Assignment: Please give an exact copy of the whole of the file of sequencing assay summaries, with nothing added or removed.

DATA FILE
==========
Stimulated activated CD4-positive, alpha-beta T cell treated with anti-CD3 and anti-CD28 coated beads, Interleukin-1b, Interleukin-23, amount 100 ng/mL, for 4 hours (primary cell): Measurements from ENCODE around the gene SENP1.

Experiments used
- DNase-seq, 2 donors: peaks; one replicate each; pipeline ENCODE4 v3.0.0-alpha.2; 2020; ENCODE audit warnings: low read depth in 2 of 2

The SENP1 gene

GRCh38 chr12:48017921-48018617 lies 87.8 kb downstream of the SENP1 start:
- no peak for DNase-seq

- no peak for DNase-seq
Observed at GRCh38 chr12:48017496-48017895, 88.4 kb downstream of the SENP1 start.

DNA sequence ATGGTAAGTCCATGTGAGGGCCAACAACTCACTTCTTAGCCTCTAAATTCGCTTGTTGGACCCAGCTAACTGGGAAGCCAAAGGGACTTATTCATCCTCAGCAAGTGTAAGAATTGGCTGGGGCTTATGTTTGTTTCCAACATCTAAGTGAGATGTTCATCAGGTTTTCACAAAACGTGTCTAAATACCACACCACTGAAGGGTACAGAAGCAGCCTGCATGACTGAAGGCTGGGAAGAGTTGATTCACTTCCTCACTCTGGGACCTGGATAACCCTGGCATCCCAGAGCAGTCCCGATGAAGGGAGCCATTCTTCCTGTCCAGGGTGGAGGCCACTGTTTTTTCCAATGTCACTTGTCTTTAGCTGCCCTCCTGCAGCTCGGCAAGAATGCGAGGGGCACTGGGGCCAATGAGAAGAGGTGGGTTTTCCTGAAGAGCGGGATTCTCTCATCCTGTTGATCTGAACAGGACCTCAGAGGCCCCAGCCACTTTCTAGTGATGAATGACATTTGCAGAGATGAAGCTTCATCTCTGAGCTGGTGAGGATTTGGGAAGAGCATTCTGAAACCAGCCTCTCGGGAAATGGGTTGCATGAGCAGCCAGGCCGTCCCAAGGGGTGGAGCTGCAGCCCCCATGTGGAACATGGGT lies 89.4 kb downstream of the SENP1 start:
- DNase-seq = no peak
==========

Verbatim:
Stimulated activated CD4-positive, alpha-beta T cell treated with anti-CD3 and anti-CD28 coated beads, Interleukin-1b, Interleukin-23, amount 100 ng/mL, for 4 hours (primary cell): Measurements from ENCODE around the gene SENP1.

Experiments used
- DNase-seq, 2 donors: peaks; one replicate each; pipeline ENCODE4 v3.0.0-alpha.2; 2020; ENCODE audit warnings: low read depth in 2 of 2

The SENP1 gene

GRCh38 chr12:48017921-48018617 lies 87.8 kb downstream of the SENP1 start:
- no peak for DNase-seq

- no peak for DNase-seq
Observed at GRCh38 chr12:48017496-48017895, 88.4 kb downstream of the SENP1 start.

DNA sequence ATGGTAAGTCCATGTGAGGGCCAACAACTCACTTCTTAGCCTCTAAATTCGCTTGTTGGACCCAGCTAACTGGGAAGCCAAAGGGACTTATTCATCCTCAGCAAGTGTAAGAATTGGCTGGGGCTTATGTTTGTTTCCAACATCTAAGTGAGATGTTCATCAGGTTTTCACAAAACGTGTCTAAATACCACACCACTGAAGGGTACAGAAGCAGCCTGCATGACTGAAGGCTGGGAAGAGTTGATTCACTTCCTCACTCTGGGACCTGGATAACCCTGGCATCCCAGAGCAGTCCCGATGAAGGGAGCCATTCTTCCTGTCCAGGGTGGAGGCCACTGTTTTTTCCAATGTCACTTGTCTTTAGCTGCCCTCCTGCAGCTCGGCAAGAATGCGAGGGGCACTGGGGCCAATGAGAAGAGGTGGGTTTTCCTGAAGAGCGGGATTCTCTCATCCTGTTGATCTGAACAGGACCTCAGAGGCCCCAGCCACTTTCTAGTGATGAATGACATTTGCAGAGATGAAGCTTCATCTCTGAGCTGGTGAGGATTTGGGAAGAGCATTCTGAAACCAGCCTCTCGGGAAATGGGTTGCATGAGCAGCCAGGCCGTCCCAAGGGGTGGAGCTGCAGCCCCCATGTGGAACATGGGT lies 89.4 kb downstream of the SENP1 start:
- DNase-seq = no peak